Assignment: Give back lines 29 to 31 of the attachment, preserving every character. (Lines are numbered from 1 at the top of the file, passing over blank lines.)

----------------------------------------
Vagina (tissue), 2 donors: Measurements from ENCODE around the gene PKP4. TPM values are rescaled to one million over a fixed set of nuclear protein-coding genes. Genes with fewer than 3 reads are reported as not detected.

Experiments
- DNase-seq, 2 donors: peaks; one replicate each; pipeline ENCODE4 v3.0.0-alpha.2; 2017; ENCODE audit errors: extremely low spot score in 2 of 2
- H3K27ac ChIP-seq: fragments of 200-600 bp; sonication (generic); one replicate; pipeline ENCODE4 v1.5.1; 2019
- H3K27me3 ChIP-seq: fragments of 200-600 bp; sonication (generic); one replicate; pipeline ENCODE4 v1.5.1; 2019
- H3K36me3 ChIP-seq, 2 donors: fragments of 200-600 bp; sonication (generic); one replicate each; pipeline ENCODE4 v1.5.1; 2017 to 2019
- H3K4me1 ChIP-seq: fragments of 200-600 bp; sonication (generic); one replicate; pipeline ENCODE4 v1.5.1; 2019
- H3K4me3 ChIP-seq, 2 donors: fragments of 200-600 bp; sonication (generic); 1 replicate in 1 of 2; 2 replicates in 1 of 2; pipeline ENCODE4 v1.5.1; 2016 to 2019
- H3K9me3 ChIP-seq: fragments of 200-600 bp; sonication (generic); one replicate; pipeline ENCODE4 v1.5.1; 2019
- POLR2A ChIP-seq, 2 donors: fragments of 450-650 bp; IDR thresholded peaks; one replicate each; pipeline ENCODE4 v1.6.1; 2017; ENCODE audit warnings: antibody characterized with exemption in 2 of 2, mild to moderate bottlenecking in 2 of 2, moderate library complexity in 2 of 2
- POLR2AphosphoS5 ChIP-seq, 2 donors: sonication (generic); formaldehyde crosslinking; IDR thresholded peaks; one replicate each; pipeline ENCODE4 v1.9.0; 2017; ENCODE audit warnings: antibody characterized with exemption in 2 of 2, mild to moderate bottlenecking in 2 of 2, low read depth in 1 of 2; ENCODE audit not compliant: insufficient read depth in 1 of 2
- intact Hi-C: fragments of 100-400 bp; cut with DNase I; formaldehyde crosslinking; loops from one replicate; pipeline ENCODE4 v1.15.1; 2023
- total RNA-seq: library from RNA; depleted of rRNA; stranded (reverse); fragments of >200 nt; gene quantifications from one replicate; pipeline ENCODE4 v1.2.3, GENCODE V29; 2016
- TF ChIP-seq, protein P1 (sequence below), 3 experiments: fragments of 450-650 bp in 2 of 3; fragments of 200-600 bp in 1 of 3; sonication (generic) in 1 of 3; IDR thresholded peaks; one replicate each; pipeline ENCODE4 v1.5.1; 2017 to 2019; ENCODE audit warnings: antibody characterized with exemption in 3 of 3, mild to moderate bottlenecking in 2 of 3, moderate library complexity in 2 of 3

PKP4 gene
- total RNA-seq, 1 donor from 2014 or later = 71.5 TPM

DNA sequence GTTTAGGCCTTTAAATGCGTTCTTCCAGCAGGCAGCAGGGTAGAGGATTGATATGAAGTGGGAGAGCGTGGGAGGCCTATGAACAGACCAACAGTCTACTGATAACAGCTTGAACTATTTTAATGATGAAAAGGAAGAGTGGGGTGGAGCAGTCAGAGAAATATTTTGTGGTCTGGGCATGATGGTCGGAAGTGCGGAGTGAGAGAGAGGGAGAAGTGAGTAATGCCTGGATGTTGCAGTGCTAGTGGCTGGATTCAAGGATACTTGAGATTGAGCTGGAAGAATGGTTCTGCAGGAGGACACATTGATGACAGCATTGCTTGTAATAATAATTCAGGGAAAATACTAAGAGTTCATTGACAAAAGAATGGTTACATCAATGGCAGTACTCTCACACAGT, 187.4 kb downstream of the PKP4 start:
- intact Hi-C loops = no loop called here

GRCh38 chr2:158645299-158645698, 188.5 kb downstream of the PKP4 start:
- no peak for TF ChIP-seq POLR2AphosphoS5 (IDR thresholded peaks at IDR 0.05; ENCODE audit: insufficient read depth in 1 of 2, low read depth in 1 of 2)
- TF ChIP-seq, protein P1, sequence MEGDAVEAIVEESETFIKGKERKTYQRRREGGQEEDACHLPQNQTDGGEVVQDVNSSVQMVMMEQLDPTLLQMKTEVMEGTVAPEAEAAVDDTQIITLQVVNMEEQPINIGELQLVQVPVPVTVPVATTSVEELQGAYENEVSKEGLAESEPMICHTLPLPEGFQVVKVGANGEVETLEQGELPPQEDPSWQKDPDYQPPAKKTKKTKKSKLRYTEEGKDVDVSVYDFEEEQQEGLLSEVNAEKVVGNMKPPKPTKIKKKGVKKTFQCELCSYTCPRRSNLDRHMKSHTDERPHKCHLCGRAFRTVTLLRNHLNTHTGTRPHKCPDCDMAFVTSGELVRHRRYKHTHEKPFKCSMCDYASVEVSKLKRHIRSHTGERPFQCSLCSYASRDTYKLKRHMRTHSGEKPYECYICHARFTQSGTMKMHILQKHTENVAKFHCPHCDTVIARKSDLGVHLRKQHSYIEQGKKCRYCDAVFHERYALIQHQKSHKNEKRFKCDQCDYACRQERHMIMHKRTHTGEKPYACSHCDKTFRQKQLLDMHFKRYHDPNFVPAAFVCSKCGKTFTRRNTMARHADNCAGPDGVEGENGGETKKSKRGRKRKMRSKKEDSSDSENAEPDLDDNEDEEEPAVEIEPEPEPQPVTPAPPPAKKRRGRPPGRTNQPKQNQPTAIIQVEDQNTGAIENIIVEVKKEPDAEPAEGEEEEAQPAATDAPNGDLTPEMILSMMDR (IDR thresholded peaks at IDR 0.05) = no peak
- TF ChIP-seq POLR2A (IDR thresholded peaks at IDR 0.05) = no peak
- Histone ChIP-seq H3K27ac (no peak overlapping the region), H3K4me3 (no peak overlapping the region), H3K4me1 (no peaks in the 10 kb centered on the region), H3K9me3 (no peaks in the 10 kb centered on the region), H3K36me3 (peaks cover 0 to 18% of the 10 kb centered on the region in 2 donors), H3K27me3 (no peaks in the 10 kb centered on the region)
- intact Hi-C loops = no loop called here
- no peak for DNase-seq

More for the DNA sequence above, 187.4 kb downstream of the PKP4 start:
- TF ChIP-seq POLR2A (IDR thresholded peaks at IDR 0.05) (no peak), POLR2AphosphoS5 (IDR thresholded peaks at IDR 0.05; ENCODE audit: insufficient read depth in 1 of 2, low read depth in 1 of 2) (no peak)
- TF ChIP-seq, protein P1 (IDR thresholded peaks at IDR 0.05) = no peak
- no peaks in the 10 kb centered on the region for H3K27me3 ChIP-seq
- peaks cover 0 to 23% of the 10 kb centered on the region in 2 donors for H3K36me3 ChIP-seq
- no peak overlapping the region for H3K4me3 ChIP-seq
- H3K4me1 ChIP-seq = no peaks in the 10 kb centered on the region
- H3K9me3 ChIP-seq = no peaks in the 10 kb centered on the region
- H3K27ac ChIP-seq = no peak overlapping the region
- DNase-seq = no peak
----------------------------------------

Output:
- no peaks in the 10 kb centered on the region for H3K27me3 ChIP-seq
- peaks cover 0 to 23% of the 10 kb centered on the region in 2 donors for H3K36me3 ChIP-seq
- no peak overlapping the region for H3K4me3 ChIP-seq